Staples v. StateAnnotate this Case
274 A.2d 715 (1971)
Gerald STAPLES v. STATE of Maine et al.
Supreme Judicial Court of Maine.
March 16, 1971.
Alan C. Pease, Wiscasset, for plaintiff.
John W. Benoit, Jr., Deputy Atty. Gen., Augusta, for the State.
Before WEBBER, WEATHERBEE, and POMEROY, JJ.
Petitioner is presently confined in the Nevada State Prison as a result of his felony conviction in that state. He would, under Nevada law, be eligible for parole if it were not for the fact that he had two prior felony convictions in Maine which, with the Nevada conviction and one other, place him in a less favorable parole status. These two convictions occurred in the Superior Court of Lincoln County, Maine in 1959 when Petitioner pleaded guilty to two informations, each charging him with breaking, entering and larceny in the nighttime. He received sentences of five to ten years, to run concurrently, and he has been discharged from both.
The pending petition is entitled Writ of Error Coram Nobis. Petitioner demonstrated his indigency and Maine counsel was appointed to represent him. The petition alleges that the two Maine convictions were obtained through a deprivation of Petitioner's constitutional rights in that, he alleges, his pleas of guilty were not voluntarily or understandingly made and that although he was indigent he was not offered counsel for his defense.
The State moved to dismiss the petition on the ground that it fails to state a claim upon which relief can be granted in that Petitioner is not under any physical restraint or technical hold in the State of Maine.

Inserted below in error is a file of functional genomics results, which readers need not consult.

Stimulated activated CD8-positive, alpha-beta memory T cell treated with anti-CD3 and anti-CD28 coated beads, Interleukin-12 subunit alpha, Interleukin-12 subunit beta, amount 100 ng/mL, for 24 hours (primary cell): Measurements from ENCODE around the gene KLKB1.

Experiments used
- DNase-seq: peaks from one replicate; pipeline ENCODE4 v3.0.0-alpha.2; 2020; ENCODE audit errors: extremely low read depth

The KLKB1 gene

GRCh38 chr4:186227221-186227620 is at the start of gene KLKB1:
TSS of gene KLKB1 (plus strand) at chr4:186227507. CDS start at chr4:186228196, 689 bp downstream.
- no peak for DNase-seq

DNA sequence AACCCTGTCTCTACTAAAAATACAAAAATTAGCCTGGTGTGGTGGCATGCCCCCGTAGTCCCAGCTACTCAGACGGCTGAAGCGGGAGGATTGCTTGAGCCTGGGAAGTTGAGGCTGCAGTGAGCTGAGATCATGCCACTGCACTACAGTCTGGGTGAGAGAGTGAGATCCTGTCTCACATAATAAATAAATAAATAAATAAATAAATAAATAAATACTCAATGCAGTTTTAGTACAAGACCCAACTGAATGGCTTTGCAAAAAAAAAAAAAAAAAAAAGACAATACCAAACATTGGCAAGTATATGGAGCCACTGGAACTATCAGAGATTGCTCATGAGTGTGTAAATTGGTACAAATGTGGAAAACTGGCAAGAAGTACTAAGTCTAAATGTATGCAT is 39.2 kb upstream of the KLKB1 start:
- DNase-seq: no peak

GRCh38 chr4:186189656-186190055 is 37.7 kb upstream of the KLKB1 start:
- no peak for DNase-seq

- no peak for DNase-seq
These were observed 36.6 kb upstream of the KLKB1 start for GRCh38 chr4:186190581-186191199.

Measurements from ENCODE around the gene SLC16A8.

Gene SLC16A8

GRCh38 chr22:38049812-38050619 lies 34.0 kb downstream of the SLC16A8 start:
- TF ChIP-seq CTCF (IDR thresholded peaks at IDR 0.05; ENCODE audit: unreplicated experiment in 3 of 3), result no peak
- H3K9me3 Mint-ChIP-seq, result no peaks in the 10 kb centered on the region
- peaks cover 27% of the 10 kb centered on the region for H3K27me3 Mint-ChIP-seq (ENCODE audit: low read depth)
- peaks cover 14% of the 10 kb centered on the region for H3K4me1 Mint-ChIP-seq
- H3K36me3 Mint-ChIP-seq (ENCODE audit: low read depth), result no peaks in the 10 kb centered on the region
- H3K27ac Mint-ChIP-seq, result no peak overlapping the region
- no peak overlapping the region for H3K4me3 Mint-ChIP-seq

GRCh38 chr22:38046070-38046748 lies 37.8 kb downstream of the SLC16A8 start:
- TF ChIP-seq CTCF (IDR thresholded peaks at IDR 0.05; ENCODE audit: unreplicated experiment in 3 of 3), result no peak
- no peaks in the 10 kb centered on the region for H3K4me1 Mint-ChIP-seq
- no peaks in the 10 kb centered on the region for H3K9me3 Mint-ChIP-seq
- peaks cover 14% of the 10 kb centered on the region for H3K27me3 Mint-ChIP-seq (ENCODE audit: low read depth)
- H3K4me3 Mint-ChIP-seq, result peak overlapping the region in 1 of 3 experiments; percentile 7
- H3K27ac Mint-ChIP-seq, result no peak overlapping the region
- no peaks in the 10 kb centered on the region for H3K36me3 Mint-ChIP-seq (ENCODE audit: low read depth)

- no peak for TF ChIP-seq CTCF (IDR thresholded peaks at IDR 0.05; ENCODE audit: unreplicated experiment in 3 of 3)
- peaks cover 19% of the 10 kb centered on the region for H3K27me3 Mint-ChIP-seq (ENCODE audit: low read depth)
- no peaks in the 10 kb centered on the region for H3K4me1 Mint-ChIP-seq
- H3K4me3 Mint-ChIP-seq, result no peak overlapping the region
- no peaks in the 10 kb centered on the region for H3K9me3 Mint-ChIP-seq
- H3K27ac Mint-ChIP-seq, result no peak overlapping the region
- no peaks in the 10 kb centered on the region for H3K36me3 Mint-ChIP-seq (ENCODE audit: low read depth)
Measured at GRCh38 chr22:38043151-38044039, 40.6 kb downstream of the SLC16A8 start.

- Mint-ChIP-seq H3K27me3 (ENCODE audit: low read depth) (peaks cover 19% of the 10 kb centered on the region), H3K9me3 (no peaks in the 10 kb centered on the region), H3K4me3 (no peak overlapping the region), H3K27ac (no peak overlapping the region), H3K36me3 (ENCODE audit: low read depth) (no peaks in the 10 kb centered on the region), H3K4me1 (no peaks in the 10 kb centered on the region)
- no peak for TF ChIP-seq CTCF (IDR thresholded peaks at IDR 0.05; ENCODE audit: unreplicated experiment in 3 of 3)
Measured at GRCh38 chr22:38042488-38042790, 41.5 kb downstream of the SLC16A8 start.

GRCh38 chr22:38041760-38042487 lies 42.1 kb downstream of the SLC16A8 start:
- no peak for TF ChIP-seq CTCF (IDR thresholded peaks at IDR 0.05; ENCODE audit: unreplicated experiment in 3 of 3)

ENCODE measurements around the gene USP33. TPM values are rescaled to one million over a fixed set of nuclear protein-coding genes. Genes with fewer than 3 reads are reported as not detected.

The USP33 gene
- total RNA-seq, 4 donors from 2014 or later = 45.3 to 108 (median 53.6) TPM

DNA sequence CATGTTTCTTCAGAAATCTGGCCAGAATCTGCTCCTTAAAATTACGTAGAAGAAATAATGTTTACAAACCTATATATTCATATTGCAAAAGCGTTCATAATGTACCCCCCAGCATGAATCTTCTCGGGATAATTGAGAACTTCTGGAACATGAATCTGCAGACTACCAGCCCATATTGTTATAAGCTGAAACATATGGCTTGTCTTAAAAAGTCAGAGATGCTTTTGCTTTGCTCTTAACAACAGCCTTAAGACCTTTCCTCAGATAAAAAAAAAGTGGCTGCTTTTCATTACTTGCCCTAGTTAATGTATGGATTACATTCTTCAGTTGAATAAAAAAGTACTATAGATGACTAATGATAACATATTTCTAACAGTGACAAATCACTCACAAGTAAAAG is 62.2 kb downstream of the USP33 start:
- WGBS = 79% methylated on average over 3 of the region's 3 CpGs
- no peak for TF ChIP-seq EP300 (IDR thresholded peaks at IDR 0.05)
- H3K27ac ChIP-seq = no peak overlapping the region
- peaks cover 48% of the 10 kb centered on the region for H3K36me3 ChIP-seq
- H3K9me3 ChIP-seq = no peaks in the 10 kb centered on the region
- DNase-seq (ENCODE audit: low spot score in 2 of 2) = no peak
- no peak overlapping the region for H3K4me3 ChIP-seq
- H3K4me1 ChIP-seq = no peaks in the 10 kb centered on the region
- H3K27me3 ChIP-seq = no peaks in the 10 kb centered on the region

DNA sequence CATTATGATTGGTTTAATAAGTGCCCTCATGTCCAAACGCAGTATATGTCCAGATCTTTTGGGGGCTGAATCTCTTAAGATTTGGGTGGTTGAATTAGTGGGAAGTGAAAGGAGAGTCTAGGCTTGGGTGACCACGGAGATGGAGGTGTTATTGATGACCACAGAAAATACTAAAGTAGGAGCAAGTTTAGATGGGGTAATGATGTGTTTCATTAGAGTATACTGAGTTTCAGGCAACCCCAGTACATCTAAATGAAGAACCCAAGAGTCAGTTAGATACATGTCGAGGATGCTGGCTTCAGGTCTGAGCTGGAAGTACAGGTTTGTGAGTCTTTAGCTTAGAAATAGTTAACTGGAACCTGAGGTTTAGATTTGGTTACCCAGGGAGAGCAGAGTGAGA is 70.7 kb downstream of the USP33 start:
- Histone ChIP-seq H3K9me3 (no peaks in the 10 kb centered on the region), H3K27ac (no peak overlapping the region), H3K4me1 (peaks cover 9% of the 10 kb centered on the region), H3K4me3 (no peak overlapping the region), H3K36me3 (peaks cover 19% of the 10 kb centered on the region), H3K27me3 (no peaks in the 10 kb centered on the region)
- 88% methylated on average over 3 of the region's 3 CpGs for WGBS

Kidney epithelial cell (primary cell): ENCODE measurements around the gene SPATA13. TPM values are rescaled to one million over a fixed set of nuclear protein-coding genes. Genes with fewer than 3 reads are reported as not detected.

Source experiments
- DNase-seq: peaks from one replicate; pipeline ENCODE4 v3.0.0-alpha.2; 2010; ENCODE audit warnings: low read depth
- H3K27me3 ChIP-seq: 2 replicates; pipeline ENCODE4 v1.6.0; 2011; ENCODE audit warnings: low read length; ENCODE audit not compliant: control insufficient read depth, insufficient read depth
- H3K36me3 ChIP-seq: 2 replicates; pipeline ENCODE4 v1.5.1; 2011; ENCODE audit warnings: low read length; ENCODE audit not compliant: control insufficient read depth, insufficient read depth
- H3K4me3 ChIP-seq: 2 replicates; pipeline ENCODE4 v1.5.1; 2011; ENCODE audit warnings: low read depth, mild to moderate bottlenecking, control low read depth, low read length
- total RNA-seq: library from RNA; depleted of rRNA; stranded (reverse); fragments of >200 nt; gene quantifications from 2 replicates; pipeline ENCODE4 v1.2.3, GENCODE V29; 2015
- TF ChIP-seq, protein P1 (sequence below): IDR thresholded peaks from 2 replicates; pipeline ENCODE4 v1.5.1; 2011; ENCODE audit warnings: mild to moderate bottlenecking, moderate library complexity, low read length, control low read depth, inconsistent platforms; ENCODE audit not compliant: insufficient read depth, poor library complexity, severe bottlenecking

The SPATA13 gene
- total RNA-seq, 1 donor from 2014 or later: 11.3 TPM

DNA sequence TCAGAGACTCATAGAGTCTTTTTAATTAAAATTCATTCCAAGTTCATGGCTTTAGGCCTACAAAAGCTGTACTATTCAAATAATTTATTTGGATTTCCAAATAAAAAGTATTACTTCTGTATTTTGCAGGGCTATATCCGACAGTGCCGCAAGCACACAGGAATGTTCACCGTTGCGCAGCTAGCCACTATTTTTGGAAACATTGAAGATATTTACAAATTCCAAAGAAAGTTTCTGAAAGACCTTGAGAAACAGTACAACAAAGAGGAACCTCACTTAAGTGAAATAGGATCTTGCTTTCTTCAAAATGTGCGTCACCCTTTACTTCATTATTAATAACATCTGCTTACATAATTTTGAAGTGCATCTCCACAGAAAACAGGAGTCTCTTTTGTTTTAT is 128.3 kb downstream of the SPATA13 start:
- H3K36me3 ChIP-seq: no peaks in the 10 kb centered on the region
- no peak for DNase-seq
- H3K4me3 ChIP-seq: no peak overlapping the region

The Justice in the Superior Court treated the matter as a petition for statutory post-conviction habeas corpus relief under 14 M.R.S.A. §§ 5502 to 5508, inclusive. He concluded that our post-conviction procedure is not available for collateral attacks upon convictions which do not furnish the basis for present physical or technical restraints of a Petitioner within this state. He dismissed the petition as frivolous and as failing to state a claim upon which relief can be granted. Appointed counsel has presented Petitioner's appeal before us.
The Petitioner arguescorrectlythat the single issue presented by Petitioner's appeal is whether 14 M.R.S.A. §§ 5502 to 5508, inclusive, precludes Maine Courts from hearing a request for post-conviction *716 relief except when the petitioner is under some form of restraint, actual or technical, under Maine Law.
The Petitioner urges us to overrule Thoresen v. State. In Thoresen (Me., 239 A.2d 654 (1968)) the Petitioner had been discharged from all restraint by this State as a result of his felony conviction here. When charged in another state with violation of a federal statute applicable only to persons who had been convicted of felonies, he resorted to our post-conviction habeas corpus statute in an attempt to have his Maine felony conviction declared invalid. We noted then that our post-conviction habeas corpus statute was intended by the Legislature to be the sole and exclusive method of collateral attack on the legality of a conviction and statute, comprehending and taking the place of "all other common law remedies which have heretofore been available for challenging the validity of a conviction and sentence and shall be used exclusively in lieu thereof." 14 M.R.S.A. § 5502.